If we move to the apostles, we notice that Paul seemed to believe that a long, profoundly thoughtful letter was at best a complement to face-to-face conversations (Rom 1:11). We know that Paul had opportunities to assert power as a god (Acts 14:11-15), as did Jesus before him (as a king  in John 6:15). Both actively rejected the position of power. We know that Jesus has the power to proclaim the message of God and God’s justice to all of humanity at any time, and has thus far chosen not to.

Moving from observations about how God has communicated to conclusions about how we should communicated is not simple! I do not know the answers. But I have a hard time imagining Jesus tweeting in righteous anger. Or Paul making a selfie video about his support for an issue. Those images don’t sit well together with how God has worked, and asked His people to work, in the past.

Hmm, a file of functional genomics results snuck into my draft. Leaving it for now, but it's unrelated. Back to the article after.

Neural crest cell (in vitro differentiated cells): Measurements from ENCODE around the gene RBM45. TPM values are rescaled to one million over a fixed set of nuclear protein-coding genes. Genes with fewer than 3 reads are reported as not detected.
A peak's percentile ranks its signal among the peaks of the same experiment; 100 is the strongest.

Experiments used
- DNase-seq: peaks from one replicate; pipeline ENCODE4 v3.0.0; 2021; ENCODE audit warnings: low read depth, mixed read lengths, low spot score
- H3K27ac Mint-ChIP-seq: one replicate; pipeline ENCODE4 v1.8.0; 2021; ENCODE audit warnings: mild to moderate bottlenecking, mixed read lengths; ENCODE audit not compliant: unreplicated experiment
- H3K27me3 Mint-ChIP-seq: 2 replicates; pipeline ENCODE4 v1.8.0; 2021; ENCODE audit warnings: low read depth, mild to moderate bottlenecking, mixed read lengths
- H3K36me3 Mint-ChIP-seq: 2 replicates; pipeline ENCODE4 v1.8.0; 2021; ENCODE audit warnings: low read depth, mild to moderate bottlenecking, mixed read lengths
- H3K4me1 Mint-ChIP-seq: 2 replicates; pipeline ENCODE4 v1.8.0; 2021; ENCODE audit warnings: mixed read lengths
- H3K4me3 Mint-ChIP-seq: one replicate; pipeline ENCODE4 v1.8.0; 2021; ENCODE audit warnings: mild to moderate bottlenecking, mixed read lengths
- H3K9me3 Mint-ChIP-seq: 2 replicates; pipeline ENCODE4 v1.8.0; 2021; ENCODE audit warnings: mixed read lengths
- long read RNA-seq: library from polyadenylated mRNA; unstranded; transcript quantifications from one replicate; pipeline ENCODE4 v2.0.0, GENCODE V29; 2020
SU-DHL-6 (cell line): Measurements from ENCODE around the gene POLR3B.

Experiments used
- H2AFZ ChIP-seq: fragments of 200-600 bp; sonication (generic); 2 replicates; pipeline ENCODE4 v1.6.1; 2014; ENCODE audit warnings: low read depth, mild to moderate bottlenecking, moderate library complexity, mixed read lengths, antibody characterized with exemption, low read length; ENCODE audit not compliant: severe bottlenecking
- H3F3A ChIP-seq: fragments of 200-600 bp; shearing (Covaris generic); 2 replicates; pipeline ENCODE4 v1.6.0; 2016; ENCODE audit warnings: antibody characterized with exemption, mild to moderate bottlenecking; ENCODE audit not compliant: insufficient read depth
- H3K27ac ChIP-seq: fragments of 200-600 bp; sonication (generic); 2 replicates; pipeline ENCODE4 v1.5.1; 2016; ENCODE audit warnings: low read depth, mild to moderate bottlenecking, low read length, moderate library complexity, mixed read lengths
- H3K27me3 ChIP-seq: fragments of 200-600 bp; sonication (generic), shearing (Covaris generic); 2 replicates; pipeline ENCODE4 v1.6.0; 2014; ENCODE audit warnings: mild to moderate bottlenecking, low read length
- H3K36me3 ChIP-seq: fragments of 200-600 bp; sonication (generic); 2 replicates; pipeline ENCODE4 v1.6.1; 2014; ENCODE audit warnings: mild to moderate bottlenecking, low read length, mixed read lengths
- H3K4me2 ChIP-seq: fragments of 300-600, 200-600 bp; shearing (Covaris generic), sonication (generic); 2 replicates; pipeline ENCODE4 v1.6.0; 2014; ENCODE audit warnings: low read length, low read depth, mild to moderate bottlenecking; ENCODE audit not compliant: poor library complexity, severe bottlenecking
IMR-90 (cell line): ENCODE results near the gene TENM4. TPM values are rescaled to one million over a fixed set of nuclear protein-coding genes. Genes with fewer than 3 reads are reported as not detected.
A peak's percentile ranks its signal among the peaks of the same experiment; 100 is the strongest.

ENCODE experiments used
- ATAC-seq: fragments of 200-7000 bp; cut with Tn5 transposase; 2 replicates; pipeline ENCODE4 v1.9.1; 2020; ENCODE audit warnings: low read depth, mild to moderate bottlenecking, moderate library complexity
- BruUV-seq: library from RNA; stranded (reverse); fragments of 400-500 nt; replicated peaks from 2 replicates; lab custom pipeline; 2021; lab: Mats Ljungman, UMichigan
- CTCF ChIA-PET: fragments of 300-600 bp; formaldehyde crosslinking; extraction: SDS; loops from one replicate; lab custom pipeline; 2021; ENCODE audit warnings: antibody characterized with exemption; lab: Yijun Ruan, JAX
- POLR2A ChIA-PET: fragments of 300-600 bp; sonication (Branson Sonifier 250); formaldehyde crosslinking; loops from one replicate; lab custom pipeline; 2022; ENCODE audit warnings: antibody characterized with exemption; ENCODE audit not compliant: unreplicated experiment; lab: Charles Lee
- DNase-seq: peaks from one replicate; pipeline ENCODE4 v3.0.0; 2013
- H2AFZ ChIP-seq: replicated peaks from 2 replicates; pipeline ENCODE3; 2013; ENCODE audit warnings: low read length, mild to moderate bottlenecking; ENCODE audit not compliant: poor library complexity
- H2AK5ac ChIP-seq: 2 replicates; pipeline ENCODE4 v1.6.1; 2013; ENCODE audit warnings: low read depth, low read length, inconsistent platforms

The God who chose the 12 and chased away the thousands in John 6 doesn’t seem to me like a God who is seeking a megaphone. The possible exception is the Old Testament prophets. But, much like the Old Testament law, they seemed to have been a guide on what doesn’t work with sinful humanity (and a sign of our sinfulness), rather than an instruction book on how to improve people in the quickest way possible.

What if there is something profound in God’s chosen method of self-revelation, mediated through personal relationship? What if there is an important truth in Jesus’ avoidance of the crowds?

The problem is humans are suckers for the newest thing. But there is nothing new under the sun. The internet and social media aren’t new. They aren’t revolutionary. The ancient world had an internet too. It was called the city. It was like the internet, just as full of information, news (true and false), and social networks when compared to the countryside.